Home equity loan defaults soar
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NEW YORK (Fortune) -- One of the last sources of ready cash for homeowners looking to get money from their house appears to be shutting down and the results aren't likely to be pretty for the economy.
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Last week, buried deep in the ugly details of Countrywide Financial Corp.'s earnings release, was the news that its $32.4 billion portfolio of prime HELOCs -- home equity lines of credit -- had begun to rapidly deteriorate. The reeling Calabasas, Ca.-lender was forced to take a $704 million charge related to homeowners' inability to pay back equity they extracted from their homes.
The structure of these loans appears to spell trouble for Countrywide and other home lenders with big home equity loan books. According to an overlooked Moody's Investors Services note that came out last Wednesday, once a certain threshold of losses is achieved in a home equity loan securitization pool, the bond holder is paid off ahead of the lender.
What's worse is that it's difficult to see how large a lender's exposure is to home equity loans. Known as rapid amortization, this risk is treated as a contingent liability for Countrywide and other home equity loan lenders and is carried off balance sheet, until deterioration occurs and the lender goes on the hook for the loans. Countrywide is the nation's biggest home equity lender, with around 9% of the market.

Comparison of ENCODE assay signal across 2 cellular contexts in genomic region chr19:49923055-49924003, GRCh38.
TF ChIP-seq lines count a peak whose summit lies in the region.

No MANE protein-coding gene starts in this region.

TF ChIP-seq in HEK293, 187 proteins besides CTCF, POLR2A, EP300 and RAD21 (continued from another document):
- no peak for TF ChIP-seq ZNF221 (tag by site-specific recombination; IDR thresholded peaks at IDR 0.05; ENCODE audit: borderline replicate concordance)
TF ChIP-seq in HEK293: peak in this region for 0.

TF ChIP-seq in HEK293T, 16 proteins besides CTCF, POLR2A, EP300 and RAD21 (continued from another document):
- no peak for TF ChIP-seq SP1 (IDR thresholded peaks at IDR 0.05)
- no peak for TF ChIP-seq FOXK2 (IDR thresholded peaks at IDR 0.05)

In the short-term, this is just another blow for a investors in the financial sector. Longer-term however, it looks like a lot of ready cash is getting taken away from homeowners, at least in California. Coupled with rising unemployment, this could pose a major headache for already strapped homeowners.
To head off more defaults, Countywide sent out letters to 122,000 homeowners last week informing them that their home equity credit lines were shut down since their estimated home values had dropped below their loan amounts.
Right behind Countrywide was Chase Home Lending, which notified borrowers in Los Angeles, Imperial and Orange Counties that they could tap their credit lines for no more than 70% of the value of their house. Previously, the limit had been 90%.
The Calculated Risk blog, which specializes in real estate and mortgage finance issues, has estimated that mortgage equity withdrawals for the fourth quarter totaled $145 billion. If tightening lending standards are put rapidly into place for home equity loans, it is not inconceivable that $50 billion or more of spending power is instantly removed from the economy.
In other words, at least one-third of the recently passed $150 billion stimulus package is already canceled out.
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